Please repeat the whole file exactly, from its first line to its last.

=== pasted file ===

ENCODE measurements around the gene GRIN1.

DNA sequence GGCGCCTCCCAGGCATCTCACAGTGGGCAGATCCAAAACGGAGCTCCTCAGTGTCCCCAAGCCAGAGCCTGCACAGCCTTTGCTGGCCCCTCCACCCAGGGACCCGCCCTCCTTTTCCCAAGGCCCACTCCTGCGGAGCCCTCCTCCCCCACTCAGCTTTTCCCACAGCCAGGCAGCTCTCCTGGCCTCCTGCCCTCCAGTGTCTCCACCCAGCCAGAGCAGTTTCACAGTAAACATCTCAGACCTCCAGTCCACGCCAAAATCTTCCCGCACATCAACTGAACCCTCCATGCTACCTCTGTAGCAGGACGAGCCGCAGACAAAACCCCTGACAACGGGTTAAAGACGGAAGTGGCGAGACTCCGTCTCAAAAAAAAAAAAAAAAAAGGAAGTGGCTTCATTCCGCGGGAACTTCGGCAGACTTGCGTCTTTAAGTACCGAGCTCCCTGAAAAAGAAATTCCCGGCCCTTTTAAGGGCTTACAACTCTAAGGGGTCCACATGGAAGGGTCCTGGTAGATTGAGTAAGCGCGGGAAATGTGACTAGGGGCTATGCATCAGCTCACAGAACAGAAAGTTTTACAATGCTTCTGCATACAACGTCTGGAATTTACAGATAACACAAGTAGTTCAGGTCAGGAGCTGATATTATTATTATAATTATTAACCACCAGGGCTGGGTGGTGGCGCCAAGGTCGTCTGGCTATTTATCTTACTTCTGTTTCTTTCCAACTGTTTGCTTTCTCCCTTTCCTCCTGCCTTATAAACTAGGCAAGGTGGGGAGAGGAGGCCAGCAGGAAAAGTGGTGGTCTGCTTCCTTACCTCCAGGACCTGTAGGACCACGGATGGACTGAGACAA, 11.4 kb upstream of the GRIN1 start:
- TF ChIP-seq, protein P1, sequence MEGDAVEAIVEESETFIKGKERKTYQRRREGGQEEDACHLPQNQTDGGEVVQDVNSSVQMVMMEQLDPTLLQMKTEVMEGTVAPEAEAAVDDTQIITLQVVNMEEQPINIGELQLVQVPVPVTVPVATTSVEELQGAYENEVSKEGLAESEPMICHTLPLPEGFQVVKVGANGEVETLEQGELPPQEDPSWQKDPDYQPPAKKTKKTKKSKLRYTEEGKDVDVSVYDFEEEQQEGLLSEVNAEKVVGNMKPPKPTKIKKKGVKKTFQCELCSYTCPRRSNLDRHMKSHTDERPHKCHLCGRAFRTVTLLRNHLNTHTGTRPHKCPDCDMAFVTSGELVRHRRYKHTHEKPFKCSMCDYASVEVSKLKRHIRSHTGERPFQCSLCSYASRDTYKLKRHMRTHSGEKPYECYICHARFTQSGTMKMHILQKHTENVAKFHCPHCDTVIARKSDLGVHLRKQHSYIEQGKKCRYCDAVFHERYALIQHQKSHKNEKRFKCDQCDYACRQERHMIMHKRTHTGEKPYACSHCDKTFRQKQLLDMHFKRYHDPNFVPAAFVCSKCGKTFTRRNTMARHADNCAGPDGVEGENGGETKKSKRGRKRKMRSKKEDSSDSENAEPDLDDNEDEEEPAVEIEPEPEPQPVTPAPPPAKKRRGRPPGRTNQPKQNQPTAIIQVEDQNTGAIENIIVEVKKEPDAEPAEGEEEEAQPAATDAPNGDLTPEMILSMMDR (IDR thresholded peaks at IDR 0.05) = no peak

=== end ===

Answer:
ENCODE measurements around the gene GRIN1.

DNA sequence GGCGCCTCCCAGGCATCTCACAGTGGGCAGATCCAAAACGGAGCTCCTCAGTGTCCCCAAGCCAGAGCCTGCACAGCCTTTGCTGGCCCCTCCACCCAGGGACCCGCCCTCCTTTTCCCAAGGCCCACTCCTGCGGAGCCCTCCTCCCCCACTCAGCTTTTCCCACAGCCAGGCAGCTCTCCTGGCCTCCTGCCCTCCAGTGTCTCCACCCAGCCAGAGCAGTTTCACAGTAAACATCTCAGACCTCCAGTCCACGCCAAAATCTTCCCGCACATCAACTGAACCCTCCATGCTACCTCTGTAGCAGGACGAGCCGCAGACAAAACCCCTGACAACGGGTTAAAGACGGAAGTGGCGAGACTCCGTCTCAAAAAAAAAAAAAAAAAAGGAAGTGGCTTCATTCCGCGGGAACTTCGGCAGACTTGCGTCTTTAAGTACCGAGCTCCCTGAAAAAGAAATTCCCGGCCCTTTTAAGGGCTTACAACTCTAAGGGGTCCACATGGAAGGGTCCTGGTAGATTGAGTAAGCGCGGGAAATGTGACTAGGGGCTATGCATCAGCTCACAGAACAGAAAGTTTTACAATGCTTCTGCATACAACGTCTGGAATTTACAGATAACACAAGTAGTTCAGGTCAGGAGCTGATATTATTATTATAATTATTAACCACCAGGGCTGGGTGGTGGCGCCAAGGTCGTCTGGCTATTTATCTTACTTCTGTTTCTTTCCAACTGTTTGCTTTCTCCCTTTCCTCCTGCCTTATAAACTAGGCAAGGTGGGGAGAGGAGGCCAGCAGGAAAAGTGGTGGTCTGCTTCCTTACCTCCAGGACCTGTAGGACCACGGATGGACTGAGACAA, 11.4 kb upstream of the GRIN1 start:
- TF ChIP-seq, protein P1, sequence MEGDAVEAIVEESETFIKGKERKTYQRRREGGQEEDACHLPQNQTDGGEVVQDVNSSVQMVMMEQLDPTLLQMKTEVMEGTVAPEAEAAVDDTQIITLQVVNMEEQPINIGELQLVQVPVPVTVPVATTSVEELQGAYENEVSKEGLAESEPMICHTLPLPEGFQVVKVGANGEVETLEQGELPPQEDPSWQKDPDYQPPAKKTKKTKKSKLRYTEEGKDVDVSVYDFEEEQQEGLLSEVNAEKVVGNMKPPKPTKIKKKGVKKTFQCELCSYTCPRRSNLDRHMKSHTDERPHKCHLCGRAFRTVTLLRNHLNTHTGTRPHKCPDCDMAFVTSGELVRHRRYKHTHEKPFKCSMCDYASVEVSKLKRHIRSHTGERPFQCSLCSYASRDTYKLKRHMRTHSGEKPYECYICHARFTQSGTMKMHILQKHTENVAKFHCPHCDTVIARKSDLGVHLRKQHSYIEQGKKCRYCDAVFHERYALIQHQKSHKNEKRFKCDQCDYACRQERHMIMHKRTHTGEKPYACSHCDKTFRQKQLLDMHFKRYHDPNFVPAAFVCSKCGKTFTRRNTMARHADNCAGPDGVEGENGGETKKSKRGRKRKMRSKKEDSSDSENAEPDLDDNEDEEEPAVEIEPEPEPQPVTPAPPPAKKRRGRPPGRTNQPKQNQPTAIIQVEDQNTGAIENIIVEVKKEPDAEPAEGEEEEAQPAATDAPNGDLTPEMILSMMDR (IDR thresholded peaks at IDR 0.05) = no peak